Multiple Organizations, Scientific Disciplines Inform Solid Resuscitation Programs

April 1, 2021
April 1, 2021

A pervasive, and easily understandable myth in the healthcare world is that many education programs are grounded in the same science. Resuscitation efforts, in particular, often are considered through that lens. However, there are many different organizations and disciplines offering guidelines, scientific evidence, and more to Basic Life Support, Advanced Life Support, and Pediatric Advanced Life Support (BLS, ALS, and PALS) programs, and so they should be assessed accordingly.

“Much of the materials that underpin them come from the International Liaison Committee on Resuscitation, or ILCOR, which informs the work of the International Federation of  Red Cross and Red Crescent Societies (IFRC), the American Red Cross, its Scientific Advisory Council, and related entities,” explains Dr. David Markenson, Chief Medical Officer for the American Red Cross Training Services and Medical Director at the New York Medical College Center for Disease Medicine, which he co-founded in 2005.

“ILCOR was formed in 1992, and it's a forum for every resuscitation organization, national and international, to get together and say, ‘What does the science show? What is the best sign?’ ILCOR has groups in different disciplines that look over the evidence around a specific topic, publish a consensus on the science and what the science shows, and then what treatment would be recommended,” says Dr. Markenson, who also is a pediatric emergency medicine and pediatric critical care physician, as well as being internationally recognized as a pioneer and leader in disaster medicine, health system preparedness and education, public health preparedness, and operational medicine. (He also refers to himself as a “recovering paramedic.”)

ILCOR's goal, he explains, “is to take that science and develop educational programs that are based on the science. In the United States, both the American Red Cross and the American Heart Association base their cardiac resuscitation education on these guidelines.”

The science informs the guidelines, creating more valuable education programs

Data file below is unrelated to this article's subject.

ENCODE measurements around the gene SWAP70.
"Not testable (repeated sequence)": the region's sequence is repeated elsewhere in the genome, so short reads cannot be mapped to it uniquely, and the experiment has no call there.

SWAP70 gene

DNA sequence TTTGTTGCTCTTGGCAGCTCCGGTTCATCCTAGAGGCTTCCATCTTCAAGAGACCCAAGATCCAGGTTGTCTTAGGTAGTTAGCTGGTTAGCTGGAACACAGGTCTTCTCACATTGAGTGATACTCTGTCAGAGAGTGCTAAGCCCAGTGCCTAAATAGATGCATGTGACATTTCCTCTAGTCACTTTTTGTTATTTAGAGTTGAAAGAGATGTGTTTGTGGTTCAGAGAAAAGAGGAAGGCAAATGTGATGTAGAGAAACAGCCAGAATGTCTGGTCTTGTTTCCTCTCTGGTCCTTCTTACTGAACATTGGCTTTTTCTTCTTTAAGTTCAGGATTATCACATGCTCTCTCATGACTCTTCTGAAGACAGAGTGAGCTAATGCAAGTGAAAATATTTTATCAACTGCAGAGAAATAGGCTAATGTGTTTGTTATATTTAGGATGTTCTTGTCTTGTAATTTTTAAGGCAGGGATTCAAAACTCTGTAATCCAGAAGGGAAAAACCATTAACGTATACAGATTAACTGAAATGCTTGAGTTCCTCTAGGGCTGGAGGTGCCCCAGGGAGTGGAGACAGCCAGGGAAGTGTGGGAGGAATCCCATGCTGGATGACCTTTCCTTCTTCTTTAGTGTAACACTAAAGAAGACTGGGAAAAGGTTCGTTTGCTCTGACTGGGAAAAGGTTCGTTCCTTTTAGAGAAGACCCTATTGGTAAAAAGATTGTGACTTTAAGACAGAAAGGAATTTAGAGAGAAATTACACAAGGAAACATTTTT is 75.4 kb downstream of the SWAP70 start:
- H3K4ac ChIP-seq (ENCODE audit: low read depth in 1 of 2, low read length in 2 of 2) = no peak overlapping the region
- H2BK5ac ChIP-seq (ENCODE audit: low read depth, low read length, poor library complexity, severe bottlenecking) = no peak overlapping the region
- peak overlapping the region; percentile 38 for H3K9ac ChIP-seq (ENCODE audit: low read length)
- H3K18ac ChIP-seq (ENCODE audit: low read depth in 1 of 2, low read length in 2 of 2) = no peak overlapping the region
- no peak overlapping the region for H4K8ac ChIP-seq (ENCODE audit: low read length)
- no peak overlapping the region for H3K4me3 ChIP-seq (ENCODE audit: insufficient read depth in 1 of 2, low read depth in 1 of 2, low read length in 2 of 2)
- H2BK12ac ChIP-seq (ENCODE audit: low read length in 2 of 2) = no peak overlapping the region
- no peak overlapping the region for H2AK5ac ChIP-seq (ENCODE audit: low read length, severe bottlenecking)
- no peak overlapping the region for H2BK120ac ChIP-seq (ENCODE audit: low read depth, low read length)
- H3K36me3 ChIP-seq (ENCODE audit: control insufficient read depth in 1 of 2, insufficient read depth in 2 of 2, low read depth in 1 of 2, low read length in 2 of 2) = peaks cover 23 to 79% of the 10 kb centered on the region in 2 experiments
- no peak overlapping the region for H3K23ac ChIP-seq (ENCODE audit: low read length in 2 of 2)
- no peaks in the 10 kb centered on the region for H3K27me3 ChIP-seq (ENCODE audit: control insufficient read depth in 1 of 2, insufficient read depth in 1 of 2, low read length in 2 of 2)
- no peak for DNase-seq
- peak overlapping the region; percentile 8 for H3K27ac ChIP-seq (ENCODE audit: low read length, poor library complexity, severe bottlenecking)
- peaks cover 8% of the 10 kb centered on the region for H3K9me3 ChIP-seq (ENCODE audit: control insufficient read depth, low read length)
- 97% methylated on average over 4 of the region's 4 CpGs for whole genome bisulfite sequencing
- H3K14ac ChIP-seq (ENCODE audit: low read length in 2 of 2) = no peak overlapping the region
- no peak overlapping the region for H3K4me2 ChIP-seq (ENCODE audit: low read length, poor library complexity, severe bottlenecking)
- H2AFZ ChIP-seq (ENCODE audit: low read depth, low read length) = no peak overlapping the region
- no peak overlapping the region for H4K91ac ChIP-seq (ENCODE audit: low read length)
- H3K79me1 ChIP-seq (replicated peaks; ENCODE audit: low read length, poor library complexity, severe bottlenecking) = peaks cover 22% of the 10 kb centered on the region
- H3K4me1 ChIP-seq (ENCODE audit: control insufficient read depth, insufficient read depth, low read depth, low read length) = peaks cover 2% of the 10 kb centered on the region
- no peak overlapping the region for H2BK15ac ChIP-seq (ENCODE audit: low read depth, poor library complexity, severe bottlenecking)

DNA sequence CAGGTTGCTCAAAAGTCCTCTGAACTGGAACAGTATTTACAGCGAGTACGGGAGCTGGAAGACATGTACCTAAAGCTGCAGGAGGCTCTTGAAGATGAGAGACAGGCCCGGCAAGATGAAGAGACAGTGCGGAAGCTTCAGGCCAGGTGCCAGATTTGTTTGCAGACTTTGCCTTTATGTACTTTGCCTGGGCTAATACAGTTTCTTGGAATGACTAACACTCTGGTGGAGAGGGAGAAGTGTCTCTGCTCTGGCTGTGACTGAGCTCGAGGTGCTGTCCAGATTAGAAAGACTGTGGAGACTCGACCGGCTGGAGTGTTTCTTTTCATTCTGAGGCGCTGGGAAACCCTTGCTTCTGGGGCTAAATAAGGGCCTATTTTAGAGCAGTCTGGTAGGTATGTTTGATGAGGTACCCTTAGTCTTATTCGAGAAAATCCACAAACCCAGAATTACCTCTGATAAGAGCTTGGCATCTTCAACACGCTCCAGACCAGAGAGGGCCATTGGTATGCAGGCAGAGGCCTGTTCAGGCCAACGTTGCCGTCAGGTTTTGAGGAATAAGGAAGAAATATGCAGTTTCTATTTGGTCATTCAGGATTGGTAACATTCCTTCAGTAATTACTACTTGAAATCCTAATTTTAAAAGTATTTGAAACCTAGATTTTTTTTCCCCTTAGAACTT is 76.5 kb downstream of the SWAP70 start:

What ILCOR doesn’t do is take the scientific evaluations at its disposal and put it into courses. It leaves that for other entities, such as the American Red Cross, because they are more attuned to who the end users will be, Dr. Markenson points out. And that is the point where training programs can dramatically diverge between providers.

“The purpose of ILCOR is to allow people to understand what the science shows,” he says. “Then an organization like the American Red Cross has to say, ‘Who is our target audience? What is the best way to provide education? What do the laws and regulations in the United States allow?’ Since ILCOR is an international body, they can say what the scientific literature says and show its recommendations, but they then need organizations like the American Red Cross to put that science in an educational format for our students.”

In the case of American Red Cross content, he adds, what emerges is built upon much more than the wealth of information that ILCOR provides, making its programs very well-rounded and robust, as well as useful across a wide range of healthcare disciplines.

“[ILCOR data is] one of the cornerstones and foundations of American Red Cross resuscitation programs’ science content, but not the only scientific basis,” he says. “The use of ILCOR plus other sources and oversight of the programs the Red Cross teaches is done by the Red Cross Scientific Advisory Council, a group of 50 to 60 volunteers, who are scientific, academic emergency leaders, with expertise in everything from healthcare, to preparedness, to education. They take both ILCOR research, which is focused on cardiac and cardiac resuscitation, and then go into other areas such as sepsis or bleeding, which also need resuscitation, to create evidence-based guidelines to go into our programs. They work in two domains: clinical literature, what we have to do clinically, and then education literature, which outlines the best way to teach, empower, and retain the information by our students.”

Learn more about the American Red Cross Resuscitation Suite ™ for BLS, ALS and PALS.



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